5 technologies applied to drones & their legal implications in 5 days. Day 2: ADS-B
Published: 17 September 2019
For those of you not from a traditional manned aviation background, ADS-B may be something unfamiliar to you. However, it’s worth being aware of this technology which is being increasingly applied to drones.
Here’s a quick run-down of this technology and some of its legal implications.
Who, what, where?
 ADS-B stands for Automatic Dependent Surveillance – Broadcast.
 It is a type of tracking system in which electronic equipment, using GPS, automatically transmits and/or receives information about an aircraft, including its location, velocity and identity, twice per second via a digital data link.
 There are 2 types of ADS-B: ADS-B ‘out’ and ADS-B ‘in’.
 ADS-B ‘out’ is the transmission or broadcast of the aircraft’s details using GPS.
 ADS-B ‘in‘ involves the receipt of transmissions from aircraft with ADS-B ‘out’.
 Anyone with an ADS-B ‘in‘ receiver can collect and display the information broadcast by ADS-B ‘out’. This typically includes ADS-B ground stations which relay this information to Air Traffic Control consoles; as well as other aircraft that have ADS-B ‘in’.
 Airservices Australia, which Australia’s air navigation, aviation rescue and fire-fighting service, operates more than 70 ADS-B ground stations which relay the information to Air Traffic Control.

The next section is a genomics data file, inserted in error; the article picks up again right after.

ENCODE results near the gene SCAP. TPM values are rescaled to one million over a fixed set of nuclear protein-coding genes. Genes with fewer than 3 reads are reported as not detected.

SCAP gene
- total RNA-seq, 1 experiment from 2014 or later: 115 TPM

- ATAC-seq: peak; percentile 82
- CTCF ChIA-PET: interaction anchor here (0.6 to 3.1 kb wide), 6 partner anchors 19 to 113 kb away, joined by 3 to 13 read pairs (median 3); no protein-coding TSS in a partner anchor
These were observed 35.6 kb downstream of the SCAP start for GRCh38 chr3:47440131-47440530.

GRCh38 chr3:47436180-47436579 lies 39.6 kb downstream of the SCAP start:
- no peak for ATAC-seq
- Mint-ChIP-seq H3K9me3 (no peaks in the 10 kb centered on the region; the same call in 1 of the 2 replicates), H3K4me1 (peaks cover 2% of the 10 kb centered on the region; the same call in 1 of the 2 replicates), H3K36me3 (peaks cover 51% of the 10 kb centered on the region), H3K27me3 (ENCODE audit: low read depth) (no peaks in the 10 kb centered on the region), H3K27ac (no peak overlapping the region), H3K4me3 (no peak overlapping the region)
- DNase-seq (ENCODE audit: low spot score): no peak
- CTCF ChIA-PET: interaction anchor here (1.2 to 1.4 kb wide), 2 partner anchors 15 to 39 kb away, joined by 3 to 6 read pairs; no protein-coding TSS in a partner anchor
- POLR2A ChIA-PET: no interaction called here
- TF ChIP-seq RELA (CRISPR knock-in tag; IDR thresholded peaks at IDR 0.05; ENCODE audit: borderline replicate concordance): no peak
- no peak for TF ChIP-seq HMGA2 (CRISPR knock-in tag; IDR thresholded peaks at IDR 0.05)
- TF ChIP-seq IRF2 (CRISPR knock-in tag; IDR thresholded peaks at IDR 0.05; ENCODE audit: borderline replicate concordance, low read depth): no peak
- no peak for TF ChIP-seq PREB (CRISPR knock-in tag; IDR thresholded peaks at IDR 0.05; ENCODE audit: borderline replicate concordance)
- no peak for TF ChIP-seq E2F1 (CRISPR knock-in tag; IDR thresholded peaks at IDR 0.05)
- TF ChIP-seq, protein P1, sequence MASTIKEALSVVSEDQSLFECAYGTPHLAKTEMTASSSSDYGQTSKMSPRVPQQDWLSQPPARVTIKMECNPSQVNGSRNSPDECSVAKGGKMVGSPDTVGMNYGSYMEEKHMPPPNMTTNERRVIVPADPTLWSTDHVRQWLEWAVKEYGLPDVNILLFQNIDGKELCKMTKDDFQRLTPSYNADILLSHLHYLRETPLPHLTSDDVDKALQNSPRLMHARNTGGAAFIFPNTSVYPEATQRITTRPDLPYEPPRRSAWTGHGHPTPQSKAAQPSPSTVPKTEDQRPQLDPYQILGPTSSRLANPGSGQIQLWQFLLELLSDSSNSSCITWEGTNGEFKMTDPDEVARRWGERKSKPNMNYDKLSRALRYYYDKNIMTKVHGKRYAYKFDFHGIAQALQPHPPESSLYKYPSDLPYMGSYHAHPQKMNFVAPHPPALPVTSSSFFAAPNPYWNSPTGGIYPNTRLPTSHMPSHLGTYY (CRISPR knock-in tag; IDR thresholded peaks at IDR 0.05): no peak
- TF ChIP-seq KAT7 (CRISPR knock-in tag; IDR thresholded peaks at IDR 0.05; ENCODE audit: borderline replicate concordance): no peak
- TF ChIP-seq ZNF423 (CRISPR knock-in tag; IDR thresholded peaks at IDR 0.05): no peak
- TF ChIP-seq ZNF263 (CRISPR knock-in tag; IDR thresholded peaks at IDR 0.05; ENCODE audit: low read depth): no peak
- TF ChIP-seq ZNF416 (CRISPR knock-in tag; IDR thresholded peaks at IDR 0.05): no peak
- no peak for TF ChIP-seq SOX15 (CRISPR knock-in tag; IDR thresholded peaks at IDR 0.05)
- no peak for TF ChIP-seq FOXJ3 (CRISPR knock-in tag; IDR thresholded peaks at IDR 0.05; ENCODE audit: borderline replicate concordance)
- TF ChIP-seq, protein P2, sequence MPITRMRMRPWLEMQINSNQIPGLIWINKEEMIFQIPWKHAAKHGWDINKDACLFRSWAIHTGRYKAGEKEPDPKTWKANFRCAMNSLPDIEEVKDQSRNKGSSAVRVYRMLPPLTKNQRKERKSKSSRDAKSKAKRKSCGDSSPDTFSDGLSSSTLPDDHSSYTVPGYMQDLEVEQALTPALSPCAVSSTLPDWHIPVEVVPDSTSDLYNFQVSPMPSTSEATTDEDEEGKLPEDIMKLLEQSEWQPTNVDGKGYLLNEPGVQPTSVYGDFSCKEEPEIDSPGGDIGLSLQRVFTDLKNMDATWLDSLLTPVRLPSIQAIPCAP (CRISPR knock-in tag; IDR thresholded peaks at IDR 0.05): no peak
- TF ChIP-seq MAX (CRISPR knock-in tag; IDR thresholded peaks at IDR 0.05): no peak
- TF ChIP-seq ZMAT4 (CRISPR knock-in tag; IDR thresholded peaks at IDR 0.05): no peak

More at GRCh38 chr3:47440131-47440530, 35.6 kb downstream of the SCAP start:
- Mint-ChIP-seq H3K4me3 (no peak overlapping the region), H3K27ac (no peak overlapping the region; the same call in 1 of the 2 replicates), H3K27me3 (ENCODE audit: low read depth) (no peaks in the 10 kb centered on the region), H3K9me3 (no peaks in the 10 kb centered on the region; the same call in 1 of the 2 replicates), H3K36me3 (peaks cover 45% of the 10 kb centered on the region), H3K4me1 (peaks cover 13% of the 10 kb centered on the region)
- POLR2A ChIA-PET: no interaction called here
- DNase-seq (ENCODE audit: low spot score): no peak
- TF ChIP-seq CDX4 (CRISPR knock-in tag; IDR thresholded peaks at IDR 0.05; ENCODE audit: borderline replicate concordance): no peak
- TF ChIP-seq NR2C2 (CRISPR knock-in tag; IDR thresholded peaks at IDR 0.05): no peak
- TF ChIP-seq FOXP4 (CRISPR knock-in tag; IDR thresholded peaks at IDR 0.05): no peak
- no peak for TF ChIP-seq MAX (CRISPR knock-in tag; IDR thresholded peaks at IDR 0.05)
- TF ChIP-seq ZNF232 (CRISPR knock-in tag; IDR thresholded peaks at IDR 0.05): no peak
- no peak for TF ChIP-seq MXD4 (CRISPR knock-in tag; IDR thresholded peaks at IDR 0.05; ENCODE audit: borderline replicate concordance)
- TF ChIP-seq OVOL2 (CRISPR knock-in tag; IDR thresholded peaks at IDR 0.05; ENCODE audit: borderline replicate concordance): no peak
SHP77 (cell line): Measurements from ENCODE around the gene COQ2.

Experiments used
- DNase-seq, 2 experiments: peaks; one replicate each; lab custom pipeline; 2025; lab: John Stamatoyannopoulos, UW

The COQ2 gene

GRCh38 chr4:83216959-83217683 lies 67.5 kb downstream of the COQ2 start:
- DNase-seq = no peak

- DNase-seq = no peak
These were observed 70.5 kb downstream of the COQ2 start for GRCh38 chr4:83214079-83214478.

An ADS-B ‘in’ system far exceeds the capabilities of the human eye to detect aircraft.
 Australia commissioned the world’s first continent-wide ADS-B system in 2009 and has full continental ADS-B coverage above 30,000 feet.
 ADS-B ‘out’ is mandatory for certain manned aircraft. The Civil Aviation Safety Authority (CASA) has published a range of regulations concerning the fitment and use of ADS-B.
 However, there are no mandatory requirements for ADS-B ‘in’ to be fitted to manned aircraft and no requirements for drones to have any ADS-B technology.
Relevance to drones
 In May 2019, DJI announced that all new DJI drone models released after 1 January 2020 that weigh more than 250 grams will include ADS-B ‘in’ technology, which they call Airsense.
 This ADS-B ‘in’ technology will allow the drone’s ground control station and as a result the remote pilot, to detect airplanes and helicopters who have ADS-B ‘out’. The range is further than a drone pilot can hear or see them, and displays their locations on the screen of the pilot’s remote controller and warns drone pilot if they appear to be on a collision course.
 ADS-B ‘in’ has been already installed in some of DJI’s high-end models like the Matrice 200 series (circa $16k) and Mavic 2 Enterprise (circa $3k). The break-through here is for the smaller drones to have this technology.
 To be clear, it is not a requirement for aircraft, including drones, to have ADS-B ‘in’, however it’s a positive safety initiative from DJI.
 Also, in the unfortunate event of an accident, the presence of otherwise of this technology could play a part in the evidence of any ensuing litigation.
 A final note, as ADS-B ‘in’ will only detect certain aircraft transmitting via ADS-B ‘out’, it’s always important to also maintain direct visual situational awareness of the airspace surrounding your drone.
Hope you took some value from Day 2 of our 5 day series on drone technology. A link to our Day 1 topic: Counter-drone technology, can be accessed here.
The Drone Lawyer
17 September 2019